A brave headmaster of an independent prep school recently spoke out on the dangers of ‘hot housing’ children and its potential impact on their health by, rather bluntly, robbing them of their childhood. The article published in the Telegraph was catalyst to a growing chorus of concern from educationalists over assessment regimes and their effects.
In our 2013 Ofsted report, where all areas of the school were judged as outstanding, inspectors noted that: teachers and leaders share the same very high expectations of what children can achieve and a common understanding of what methods help children to learn most effectively without ‘hot housing’ them and making excessive demands on them. They are willing to take risks and innovate.
Whilst the school has developed since its initial inspection as it has grown to full capacity, what has remained central to our ethos, is that an obsession with assessment and exam results, accompanied by relentless competition, only serves to create an unhealthy educational culture for the children in our care, most of whom have not yet reached double figures.
Responses to the article were diverse with many questioning why children should not compete, be ambitious or be defined by performance in exams. Where there was more agreement, however, was the subject of children’s experience of pressure and stress as a consequence of competition.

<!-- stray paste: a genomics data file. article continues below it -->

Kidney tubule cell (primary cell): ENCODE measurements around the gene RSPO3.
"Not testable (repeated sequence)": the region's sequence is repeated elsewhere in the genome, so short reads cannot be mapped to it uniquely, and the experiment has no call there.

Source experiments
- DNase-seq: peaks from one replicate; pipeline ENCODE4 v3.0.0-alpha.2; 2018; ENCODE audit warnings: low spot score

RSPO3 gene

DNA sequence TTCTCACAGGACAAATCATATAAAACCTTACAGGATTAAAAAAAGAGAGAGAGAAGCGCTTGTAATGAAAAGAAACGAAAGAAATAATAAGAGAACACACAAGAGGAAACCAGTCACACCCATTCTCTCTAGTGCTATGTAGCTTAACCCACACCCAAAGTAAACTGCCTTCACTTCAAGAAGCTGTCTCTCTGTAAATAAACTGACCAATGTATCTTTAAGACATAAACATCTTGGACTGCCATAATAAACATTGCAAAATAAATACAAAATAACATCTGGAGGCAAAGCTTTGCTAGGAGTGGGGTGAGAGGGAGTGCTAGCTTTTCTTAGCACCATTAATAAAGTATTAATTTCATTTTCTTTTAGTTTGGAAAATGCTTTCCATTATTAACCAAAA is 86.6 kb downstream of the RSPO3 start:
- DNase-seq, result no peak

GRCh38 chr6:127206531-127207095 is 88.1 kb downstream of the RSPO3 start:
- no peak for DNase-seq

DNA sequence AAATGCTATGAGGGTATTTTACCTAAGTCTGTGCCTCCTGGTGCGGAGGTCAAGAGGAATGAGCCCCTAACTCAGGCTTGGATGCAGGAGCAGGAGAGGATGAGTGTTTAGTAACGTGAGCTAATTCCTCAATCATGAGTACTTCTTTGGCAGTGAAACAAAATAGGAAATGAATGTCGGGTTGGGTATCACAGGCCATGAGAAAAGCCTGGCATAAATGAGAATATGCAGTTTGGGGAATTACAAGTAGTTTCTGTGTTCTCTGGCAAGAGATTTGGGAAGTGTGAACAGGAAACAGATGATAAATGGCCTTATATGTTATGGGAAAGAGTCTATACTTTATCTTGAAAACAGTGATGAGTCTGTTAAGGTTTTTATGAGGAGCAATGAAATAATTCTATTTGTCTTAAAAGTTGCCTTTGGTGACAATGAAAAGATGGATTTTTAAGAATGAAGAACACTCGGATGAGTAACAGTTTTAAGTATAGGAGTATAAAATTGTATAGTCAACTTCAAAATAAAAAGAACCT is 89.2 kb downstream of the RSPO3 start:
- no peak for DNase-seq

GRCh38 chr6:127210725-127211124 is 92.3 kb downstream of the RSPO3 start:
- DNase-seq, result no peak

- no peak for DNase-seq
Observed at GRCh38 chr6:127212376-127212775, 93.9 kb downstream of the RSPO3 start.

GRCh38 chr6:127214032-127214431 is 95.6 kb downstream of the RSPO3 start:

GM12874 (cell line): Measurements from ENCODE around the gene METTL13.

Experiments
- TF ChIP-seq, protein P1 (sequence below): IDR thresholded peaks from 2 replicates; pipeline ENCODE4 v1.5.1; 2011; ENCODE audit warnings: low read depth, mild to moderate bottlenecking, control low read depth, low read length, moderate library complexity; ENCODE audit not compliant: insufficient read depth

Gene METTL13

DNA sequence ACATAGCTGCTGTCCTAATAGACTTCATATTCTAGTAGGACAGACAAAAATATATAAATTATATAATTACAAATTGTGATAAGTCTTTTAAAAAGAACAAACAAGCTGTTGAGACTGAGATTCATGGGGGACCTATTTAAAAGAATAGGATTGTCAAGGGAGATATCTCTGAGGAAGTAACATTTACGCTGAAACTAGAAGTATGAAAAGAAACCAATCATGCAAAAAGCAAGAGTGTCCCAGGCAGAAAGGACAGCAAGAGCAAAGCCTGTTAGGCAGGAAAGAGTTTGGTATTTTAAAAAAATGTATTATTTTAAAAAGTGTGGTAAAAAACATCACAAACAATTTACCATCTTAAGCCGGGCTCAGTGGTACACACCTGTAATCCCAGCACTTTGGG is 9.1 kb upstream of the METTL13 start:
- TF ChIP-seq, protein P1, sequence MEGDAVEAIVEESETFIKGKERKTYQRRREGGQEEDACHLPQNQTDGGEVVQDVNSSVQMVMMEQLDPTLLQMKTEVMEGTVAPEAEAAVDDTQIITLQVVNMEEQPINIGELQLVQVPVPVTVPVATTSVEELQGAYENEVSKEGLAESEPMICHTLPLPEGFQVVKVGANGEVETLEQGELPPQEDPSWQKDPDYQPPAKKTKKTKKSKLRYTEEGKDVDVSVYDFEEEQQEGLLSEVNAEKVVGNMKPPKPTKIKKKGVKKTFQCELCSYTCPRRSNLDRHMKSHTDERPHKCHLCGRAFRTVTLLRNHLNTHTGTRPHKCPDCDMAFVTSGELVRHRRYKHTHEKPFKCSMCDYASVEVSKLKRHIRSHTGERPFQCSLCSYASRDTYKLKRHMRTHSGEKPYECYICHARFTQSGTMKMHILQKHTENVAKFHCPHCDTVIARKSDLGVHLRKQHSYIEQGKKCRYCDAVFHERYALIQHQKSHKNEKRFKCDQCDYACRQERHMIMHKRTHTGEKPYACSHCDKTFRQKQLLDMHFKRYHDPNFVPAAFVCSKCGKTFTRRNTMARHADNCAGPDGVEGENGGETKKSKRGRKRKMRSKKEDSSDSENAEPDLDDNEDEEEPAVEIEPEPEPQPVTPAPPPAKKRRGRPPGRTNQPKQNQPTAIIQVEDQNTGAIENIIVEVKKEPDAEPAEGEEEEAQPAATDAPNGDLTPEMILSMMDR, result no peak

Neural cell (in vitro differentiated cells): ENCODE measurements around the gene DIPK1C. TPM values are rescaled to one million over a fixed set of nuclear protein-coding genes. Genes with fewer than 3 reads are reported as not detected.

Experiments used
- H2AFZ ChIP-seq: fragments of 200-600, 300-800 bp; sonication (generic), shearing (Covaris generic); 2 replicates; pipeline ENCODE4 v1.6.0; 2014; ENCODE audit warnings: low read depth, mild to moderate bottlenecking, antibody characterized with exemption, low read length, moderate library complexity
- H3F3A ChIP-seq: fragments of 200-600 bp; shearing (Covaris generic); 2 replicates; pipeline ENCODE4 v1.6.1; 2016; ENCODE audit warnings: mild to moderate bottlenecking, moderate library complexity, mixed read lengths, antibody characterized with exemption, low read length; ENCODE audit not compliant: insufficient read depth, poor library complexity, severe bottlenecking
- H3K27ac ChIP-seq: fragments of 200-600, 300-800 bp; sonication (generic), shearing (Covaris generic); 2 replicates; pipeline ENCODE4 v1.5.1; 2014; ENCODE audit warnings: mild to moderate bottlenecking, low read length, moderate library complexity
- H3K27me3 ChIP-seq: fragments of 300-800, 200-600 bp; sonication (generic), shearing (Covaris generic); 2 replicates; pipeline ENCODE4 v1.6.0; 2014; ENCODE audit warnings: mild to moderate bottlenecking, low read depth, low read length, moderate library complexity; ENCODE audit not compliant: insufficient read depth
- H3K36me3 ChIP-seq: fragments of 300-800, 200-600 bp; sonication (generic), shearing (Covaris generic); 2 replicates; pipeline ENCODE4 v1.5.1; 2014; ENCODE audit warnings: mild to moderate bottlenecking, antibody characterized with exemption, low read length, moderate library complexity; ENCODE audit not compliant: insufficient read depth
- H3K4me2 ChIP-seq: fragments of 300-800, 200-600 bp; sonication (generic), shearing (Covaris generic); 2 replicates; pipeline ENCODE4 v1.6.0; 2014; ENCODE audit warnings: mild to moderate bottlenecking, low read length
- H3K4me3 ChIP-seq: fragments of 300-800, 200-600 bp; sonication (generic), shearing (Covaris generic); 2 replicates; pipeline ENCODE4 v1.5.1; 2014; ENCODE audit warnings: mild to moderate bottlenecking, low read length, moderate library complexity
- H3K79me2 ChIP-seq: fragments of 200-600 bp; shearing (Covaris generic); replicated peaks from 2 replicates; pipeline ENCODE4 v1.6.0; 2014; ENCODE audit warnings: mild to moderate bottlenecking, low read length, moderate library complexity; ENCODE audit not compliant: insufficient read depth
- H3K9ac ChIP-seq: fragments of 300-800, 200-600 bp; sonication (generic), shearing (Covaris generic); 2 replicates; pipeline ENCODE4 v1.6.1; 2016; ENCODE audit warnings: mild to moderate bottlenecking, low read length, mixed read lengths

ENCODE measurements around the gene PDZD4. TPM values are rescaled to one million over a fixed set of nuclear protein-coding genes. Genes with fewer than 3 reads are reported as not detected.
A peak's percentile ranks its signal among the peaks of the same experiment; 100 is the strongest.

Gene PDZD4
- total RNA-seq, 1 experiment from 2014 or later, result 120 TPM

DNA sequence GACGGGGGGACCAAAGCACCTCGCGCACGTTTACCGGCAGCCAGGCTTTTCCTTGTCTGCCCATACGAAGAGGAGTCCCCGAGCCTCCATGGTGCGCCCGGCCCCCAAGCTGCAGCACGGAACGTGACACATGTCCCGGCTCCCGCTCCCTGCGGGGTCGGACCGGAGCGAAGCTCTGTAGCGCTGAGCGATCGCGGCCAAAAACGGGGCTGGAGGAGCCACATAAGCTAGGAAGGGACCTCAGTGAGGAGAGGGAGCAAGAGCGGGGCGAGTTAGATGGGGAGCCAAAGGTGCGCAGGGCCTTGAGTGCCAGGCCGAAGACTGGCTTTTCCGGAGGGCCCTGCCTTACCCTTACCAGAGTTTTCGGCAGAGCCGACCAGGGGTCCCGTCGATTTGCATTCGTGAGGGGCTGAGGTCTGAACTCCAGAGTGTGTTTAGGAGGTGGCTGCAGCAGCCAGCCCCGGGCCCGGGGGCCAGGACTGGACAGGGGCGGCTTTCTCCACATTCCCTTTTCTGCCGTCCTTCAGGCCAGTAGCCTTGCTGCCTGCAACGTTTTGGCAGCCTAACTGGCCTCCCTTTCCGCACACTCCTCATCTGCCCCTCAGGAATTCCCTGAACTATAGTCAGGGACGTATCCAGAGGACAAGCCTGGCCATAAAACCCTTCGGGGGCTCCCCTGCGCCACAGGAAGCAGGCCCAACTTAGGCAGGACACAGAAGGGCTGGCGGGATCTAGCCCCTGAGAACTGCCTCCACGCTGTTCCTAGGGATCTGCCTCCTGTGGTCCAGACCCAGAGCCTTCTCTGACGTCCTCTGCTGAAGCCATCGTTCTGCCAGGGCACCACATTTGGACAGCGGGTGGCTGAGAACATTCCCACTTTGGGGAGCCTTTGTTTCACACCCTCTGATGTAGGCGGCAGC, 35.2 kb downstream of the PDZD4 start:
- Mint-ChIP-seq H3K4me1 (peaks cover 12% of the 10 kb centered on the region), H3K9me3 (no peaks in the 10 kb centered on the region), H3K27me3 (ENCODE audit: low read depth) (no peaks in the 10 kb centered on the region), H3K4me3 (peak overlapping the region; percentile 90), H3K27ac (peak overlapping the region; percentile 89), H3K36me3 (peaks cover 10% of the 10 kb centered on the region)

Development of ambition is, undoubtedly, pivotal in education. Where there are questions to be asked, however, is the rationale behind encouraging children to compete with one another. Whilst we need to be mindful that the purpose of every school is to prepare young people for, what one respondent described as ‘an unforgiving and relentless’ working life, addressing this in the small confines of the classroom is not the answer.
In competition-driven learning environments, the danger can be that children can be the ‘best’ and, unwittingly reinforced by peer and adult praise and approval, focus on small victories, without reaching their potential. At Wandsworth Prep, we focus on personal target setting, resilience, challenge, learning from mistakes, initiative and collaborative learning; we actively praise these skills. What we find, is that our children achieve so much more than their potential would suggest and, more importantly, support each other in the process. Our classrooms are places of stimulating and challenging learning with no parochial ceilings to hold our children back.
There will always be those who purport that children need to be ranked against one another, that this kind of competition spurs success. At Wandsworth Prep, we will continue to work passionately to provide an educational environment that is fun, as well as challenging, stimulating and rewarding. Schools need not be the experience that some respondents to the ‘hot housing’ article believe it should be; a ‘they had better get used to it’ attitude need not inform how we educate our children.
Bridget Saul - Headteacher